With a shift to a run-heavy offense under first-year head coach Scott Satterfield, Louisville fielded one of the best rushing attacks in the ACC. The Cardinals averaged 212.9 yards per game on 4.9 yards per carry, both third in the conference.
Redshirt freshman Javian Hawkins burst onto the scene as one of the most exciting running backs in college football, putting up 1,525 yards and nine touchdowns. Hawkins broke the single-season freshman rushing yards record, and put up more yards by a Louisville RB than any player in school history. Along with Tutu Atwell’s 1,000+ yard season as a receiver, it marked the first time since 1999 that Louisville had both a 1,000-yard rusher and receiver in the same season.
Hassan Hall had a stellar season as the RB2 in Louisville’s offense, posting 501 yards with five rushing touchdowns. Hall also had a huge impact on special teams, scoring a kick return touchdown for the second time in as many seasons with the Cardinals.
Projected Starter: Javian Hawkins
The PlayStation nickname that Javian Hawkins carries isn’t without merit. The redshirt sophomore has moves akin to a created player on Madden or NCAA Football’s Road to Glory, and has attributes that would make him OP in online play.
When talking about Hawkins as a player, you have to point to his biggest strengths; speed and elusiveness. When he has gaps in the zone, he hits them already in second gear. That speed was on display a lot (especially as he bounced runs outside), as Louisville was top 15 in 30+ yard runs, and top ten in 40+ yard runs in 2019.
His elusiveness is also a huge part of his game, with an ability to juke past defenders and a strong spin move. The combination of speed and agility, combined with his deceptive physicality against tacklers, should make him a good change of pace back at the next level.
What isn’t talked up enough with Hawkins, though, is his toughness and ball security. He did not lose a fumble in over 260 touches last season, and at 182 lbs., was able to handle a workload of 20 carries per game without much fatigue or wear. As he’s upped his weight to 196 for the 2020 season, he’s better equipped to handle responsibilities as the RB1 in Satterfield’s offense.
Heading into the season, look for Hawkins to continue improvement as a pass blocker and receiver. While I think we’ll see Hassan Hall handle third down situations more often than Hawkins, I do think the latter has potential to be a good receiver out of the backfield. Showing that skill to NFL scouts could elevate his stock to a potential high round draft pick within the next three years.
Key Reserves: Hassan Hall, Maurice Burkley, Jalen Mitchell, Aidan Robbins
Junior running back Hassan Hall adds another explosive option for Louisville’s attack, one that can provide a punch in multiple ways. Hall has game breaking speed that is most noticeable on kick returns, but he has shown an ability to break open big runs on either zone play. He’s also a very solid receiver out of the backfield, which makes him a reliable third down option for Louisville.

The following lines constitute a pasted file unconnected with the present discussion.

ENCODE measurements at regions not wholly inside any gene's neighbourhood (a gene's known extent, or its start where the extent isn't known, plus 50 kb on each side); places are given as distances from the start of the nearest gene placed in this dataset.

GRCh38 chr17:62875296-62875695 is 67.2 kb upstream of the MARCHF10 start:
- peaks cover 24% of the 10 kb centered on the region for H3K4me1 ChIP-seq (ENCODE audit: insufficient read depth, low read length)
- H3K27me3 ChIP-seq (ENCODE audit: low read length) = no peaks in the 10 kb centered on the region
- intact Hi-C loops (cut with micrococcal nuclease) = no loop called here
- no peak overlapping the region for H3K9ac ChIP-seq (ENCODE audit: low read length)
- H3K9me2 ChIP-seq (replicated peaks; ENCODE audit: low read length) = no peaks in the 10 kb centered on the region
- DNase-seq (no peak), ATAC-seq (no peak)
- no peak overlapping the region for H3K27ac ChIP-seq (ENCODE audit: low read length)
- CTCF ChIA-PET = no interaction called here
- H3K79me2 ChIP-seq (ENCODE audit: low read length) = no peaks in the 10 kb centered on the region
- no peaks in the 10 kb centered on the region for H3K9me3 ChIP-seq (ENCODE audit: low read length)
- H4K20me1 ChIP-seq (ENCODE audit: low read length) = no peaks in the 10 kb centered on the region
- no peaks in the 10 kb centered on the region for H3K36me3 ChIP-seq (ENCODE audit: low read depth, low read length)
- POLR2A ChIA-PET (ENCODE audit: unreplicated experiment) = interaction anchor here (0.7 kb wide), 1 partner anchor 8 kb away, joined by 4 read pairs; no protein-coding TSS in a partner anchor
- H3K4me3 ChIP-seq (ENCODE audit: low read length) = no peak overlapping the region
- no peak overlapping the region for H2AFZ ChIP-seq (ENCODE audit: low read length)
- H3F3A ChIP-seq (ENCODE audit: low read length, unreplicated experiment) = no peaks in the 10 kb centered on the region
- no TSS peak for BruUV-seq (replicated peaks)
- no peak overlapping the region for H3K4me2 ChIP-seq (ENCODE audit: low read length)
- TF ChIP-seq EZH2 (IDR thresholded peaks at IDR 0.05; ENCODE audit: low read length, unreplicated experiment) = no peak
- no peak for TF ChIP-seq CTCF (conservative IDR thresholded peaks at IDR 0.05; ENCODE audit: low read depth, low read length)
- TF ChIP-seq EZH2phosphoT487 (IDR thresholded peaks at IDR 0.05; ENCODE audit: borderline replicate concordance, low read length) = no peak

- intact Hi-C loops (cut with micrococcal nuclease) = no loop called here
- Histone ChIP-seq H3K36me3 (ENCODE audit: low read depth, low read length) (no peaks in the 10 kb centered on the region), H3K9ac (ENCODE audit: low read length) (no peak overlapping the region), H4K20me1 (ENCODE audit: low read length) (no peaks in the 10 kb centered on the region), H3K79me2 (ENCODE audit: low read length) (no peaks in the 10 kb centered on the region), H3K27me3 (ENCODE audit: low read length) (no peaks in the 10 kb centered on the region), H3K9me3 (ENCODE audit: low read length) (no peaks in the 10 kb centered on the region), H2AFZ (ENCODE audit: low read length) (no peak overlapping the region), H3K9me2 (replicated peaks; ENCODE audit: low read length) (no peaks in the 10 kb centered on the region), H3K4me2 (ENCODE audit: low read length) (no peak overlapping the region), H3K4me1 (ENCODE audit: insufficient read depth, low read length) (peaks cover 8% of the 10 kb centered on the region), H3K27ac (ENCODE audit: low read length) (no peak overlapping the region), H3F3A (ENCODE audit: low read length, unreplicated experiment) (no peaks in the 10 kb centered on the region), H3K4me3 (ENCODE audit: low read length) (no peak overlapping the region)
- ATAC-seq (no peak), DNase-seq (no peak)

With Hawkins and Hall, Louisville could theoretically have two backs rush for over 1,000 yards in a season. While I believe that it would be very hard to accomplish this based on the 11-12 game schedule Louisville has (as well as the number of carries both would have to get), Scott Satterfield’s system has proven that this is possible. In 2016, both Jalin Moore and Marcus Cox reached the 1,000-yard mark at Appalachian State (with Cox making it there in nine games played).
Micale Cunningham’s running ability will take some of the pressure off Louisville’s running backs to produce. When teams have to gameplan for a quarterback’s ability to create plays with their feet, it opens up opportunities in options, play action, you name it.
The three-headed attack of Hawkins, Hall, and Cunningham helps make Louisville’s offense one of the best in the ACC. It also means that we may not see an RB3 get many carries in the offense unless injuries happen. Expect the battle for this spot to go between Maurice Burkley, Jalen Mitchell, and Aidan Robbins.
Burkley has mostly played on special teams, but had eight carries as a reserve last season. He should have a key role as a special teams ace for Louisville in 2020, but expect him to push for reps as an upperclassman.
Mitchell was one of the signees in Louisville’s 2019 class after Satterfield arrived at U of L. He’s a bigger back than Hawkins and Hall at 5’10”, 221 lbs., with great footwork and vision to create big runs. With the NCAA recently passing a vote for all fall athletes getting an extra year of eligibility, regardless of how many games are played, Mitchell and Robbins could benefit from this if Louisville is able to get them in game situations.
Robbins was also a running back commit from the 2019 class, one that stayed with the hometown Cardinals after the coaching change. Robbins is also a bigger back at 6’3″, 230 lbs., and plays with a physical style that shines inside the tackles. He is very solid at getting yards off second effort and has good burst on outside runs to get big yardage. If Louisville needed a heavy set with a bigger back, I would expect Robbins or Mitchell to be the guy they use for those situations.